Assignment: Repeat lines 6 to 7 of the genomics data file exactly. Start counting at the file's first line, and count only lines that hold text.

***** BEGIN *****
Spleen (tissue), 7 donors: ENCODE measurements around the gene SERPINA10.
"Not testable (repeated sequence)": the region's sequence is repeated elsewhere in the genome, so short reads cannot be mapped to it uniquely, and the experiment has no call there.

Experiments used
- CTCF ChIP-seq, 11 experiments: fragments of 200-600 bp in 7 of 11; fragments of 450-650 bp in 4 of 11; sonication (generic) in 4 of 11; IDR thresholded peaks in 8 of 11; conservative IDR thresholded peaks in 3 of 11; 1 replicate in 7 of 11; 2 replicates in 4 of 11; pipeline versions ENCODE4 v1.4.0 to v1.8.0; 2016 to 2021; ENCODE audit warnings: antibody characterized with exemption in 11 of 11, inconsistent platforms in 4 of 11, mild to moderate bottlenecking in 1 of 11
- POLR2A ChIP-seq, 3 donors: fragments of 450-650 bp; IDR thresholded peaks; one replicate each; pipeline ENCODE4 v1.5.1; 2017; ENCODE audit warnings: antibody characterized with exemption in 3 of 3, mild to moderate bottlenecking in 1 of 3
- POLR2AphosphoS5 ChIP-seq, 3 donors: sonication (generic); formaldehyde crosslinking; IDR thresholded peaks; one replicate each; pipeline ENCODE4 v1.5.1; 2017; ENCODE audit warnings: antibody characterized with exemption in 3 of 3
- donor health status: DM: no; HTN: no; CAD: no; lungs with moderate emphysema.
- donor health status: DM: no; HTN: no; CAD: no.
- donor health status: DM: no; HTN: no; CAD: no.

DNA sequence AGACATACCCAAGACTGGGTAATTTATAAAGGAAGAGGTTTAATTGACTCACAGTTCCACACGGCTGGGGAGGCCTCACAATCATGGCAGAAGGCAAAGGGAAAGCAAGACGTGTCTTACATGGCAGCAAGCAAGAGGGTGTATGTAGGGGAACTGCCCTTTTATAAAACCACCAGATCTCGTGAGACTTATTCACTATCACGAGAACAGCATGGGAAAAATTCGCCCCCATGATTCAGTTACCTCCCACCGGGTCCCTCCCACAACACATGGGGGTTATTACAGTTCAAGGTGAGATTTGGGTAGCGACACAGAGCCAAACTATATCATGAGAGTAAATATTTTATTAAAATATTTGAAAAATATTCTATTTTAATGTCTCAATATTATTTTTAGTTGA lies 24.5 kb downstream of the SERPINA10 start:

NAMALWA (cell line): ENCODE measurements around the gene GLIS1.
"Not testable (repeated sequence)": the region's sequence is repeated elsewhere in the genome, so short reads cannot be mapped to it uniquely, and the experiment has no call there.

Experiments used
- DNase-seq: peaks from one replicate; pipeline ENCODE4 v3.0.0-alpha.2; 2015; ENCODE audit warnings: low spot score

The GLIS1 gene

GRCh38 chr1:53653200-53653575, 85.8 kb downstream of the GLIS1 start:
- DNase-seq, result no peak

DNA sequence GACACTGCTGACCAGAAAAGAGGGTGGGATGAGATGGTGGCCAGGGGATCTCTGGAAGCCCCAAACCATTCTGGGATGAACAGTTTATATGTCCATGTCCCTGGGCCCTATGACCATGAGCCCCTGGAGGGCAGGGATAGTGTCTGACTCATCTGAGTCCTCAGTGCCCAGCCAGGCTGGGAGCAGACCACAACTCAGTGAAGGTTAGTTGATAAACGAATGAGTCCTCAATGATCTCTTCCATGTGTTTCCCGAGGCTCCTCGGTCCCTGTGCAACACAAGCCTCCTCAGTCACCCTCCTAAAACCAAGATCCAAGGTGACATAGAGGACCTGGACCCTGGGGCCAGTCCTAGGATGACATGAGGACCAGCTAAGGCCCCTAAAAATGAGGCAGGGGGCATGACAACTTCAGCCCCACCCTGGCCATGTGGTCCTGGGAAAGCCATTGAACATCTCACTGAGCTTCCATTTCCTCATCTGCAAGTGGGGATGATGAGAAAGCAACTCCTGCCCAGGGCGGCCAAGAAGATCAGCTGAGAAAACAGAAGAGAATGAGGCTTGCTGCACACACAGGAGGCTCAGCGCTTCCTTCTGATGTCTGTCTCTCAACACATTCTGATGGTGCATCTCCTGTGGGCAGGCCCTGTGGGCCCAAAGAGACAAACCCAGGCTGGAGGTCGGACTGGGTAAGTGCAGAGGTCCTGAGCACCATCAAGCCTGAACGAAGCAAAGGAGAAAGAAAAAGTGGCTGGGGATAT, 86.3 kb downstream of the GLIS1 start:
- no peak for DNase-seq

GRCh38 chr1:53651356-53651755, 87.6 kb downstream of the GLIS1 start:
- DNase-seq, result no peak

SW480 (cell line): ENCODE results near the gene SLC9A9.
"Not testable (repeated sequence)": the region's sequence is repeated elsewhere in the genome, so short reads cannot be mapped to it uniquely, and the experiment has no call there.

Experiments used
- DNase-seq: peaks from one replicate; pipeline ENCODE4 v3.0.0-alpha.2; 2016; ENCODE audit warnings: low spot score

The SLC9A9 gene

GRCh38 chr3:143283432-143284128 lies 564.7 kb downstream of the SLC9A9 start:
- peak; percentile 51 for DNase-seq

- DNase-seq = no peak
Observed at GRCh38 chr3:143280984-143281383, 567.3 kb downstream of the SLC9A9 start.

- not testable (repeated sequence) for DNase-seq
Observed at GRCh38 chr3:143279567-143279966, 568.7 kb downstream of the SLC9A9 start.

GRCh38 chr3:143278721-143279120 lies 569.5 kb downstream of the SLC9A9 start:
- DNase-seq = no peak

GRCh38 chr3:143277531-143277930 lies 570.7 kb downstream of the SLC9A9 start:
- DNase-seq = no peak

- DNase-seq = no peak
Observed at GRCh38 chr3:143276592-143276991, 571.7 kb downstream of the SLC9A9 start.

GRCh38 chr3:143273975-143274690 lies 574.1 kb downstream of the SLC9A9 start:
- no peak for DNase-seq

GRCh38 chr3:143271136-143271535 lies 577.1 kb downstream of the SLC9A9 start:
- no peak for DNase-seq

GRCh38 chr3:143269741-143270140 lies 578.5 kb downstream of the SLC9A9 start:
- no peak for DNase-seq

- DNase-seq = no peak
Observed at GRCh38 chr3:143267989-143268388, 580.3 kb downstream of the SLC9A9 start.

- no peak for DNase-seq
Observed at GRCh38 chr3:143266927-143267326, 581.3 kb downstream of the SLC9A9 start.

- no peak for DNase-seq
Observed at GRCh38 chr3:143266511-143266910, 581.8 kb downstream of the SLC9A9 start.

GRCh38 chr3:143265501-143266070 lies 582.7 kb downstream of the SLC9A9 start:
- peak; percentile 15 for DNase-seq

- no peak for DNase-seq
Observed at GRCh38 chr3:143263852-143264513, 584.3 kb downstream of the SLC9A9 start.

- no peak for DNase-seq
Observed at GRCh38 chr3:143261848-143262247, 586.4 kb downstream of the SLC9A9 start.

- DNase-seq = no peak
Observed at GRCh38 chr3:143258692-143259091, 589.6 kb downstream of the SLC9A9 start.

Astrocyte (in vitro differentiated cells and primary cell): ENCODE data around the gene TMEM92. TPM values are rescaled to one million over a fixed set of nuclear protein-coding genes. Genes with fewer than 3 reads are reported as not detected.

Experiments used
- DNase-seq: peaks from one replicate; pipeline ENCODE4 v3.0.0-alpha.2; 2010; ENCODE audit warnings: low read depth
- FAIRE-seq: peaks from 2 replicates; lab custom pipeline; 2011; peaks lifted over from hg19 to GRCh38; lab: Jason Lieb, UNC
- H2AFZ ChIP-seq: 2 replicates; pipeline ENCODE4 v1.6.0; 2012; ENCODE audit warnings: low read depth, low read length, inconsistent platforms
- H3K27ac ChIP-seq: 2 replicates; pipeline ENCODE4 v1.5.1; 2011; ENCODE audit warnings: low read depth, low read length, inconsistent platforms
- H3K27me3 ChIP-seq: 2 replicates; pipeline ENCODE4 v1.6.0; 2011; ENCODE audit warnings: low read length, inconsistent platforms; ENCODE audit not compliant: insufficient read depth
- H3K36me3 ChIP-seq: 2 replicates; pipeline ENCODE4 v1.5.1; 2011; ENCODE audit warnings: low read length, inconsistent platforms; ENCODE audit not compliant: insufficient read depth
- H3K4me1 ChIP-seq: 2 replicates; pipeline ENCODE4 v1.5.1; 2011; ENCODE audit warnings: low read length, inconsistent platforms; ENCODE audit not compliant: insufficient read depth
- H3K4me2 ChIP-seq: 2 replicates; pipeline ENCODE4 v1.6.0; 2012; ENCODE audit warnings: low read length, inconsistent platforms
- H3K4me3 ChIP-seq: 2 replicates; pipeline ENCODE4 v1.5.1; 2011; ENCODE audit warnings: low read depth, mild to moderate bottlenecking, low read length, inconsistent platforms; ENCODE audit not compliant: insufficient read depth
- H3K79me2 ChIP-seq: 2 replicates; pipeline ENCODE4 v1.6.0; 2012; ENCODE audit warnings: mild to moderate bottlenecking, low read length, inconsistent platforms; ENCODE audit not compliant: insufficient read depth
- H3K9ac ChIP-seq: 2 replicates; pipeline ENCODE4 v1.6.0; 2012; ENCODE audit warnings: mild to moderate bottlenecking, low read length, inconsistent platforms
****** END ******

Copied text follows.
- POLR2AphosphoS5 ChIP-seq, 3 donors: sonication (generic); formaldehyde crosslinking; IDR thresholded peaks; one replicate each; pipeline ENCODE4 v1.5.1; 2017; ENCODE audit warnings: antibody characterized with exemption in 3 of 3
- donor health status: DM: no; HTN: no; CAD: no; lungs with moderate emphysema.